The politicians can’t quite contain themselves

Photo by Daniel Berehulak/Getty Images

Boris Johnson probably put it best when he said this morning that the geiger-counter of Olympo-mania was “creeping towards the red zone”. The UK is abuzz and senior politicians – already relieved that the Olympics are finally distracting from Britain’s economic woes – have entered fully into the manic spirit.

First off, culture secretary Jeremy Hunt provided some unexpected entertainment when he waved a hand bell rather too enthusiastically during the “all the bells” celebration on HMS Belfast to mark the start of the games. The bell flew off its handle, narrowly missing the crowds on deck. “Oh, oh dear! Are you all right? Health and safety!”, Mr Hunt cried, in a very British way. He later recovered enough to laugh off the incident with a humour rare among politicians who have suffered televised mishap. “I was ringing a bell in a very excited way and the bell actually collapsed in my hand and went flying off,” he told the BBC. “It was a clanger, if you’ll forgive the awful pun.”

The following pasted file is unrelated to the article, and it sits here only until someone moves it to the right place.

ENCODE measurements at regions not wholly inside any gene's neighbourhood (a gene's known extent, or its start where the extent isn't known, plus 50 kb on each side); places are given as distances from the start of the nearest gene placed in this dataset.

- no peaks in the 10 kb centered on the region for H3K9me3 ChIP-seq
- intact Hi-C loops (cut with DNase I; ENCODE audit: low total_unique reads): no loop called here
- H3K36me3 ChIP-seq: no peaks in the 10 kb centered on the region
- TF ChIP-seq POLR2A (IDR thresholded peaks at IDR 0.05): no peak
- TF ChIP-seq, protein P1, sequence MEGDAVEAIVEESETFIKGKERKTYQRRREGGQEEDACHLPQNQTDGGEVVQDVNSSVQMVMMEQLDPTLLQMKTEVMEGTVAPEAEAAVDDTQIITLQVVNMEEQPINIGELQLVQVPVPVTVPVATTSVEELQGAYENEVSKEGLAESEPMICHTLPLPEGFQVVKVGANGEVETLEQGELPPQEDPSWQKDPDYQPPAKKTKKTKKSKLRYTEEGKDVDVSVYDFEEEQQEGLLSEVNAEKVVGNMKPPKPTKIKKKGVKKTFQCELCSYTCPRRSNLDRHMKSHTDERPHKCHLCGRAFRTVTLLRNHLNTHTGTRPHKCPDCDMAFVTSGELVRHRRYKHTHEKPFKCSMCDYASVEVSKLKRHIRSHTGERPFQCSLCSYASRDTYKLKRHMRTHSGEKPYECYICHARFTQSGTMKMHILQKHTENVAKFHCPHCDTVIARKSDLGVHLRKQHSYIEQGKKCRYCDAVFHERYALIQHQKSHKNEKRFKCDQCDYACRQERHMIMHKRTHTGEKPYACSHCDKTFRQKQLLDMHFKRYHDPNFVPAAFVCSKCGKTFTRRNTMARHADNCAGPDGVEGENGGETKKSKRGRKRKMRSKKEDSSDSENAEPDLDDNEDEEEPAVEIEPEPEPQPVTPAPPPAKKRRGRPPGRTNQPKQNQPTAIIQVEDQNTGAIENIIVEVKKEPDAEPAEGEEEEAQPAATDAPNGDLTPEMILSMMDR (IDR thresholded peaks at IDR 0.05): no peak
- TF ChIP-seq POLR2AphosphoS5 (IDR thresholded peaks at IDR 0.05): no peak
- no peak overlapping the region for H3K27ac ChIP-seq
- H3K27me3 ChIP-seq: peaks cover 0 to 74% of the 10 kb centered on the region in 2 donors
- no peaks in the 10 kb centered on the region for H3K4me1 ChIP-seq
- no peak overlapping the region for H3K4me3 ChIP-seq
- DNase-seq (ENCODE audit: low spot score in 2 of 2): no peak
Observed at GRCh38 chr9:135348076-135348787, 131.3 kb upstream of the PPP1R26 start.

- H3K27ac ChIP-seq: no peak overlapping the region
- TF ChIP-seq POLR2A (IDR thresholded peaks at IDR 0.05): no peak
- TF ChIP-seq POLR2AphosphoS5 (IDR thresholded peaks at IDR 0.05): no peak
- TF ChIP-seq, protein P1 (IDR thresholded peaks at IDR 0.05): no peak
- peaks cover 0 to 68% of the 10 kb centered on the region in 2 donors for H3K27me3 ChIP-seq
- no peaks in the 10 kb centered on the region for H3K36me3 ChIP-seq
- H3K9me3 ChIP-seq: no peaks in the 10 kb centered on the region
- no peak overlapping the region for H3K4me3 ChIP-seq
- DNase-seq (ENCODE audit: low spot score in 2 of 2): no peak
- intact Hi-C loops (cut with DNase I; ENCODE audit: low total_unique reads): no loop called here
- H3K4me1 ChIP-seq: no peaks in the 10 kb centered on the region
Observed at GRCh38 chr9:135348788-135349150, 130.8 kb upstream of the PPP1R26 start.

David Cameron managed to avoid any such mishaps, but was clearly on the excited side himself in a morning Olympics interview. “It’s very exciting. I think there is a huge sense of excitement and anticipation, because Britain is ready to welcome the greatest show on earth. It’s going to be an incredible few weeks for our country,” he enthused.

The prime minister seemed particularly keen to point out that the festivities would be a blend of both ancient and modern. “Someone asked me yesterday what face of Britain do you want to put forward? Is it Blur or the Beefeaters?” Mr Cameron said. “Frankly, it’s both. We’ve got a great past, a very exciting future and this is a great moment for our country, so we will seize it.”

Meanwhile Boris Johnson, the London mayor himself, is predictably bursting with ebullient anticipation. Preparing to welcome the torch to City Hall on Friday, before it completes its long journey to the stadium tonight, the mayor raved: “It’s extraordinary to watch the way in which the torch has this benign contagion in some people. It moves them in ways you simply don’t expect… A big, big thing is happening, and I think future anthropologists will want to ask what Neolithic feelings are being evoked by this flickering bit of burning gas: that’s the question.”

However, when pressed about who would be lighting the Olympic cauldron tonight – possibly the best kept secret of the games so far – even Mr Johnson refused to let any names slip. One person, however, is firmly off the agenda. “It’s unlikely to be Bashar al-Assad, that’s right, he’s not going to be there,” the mayor confirmed.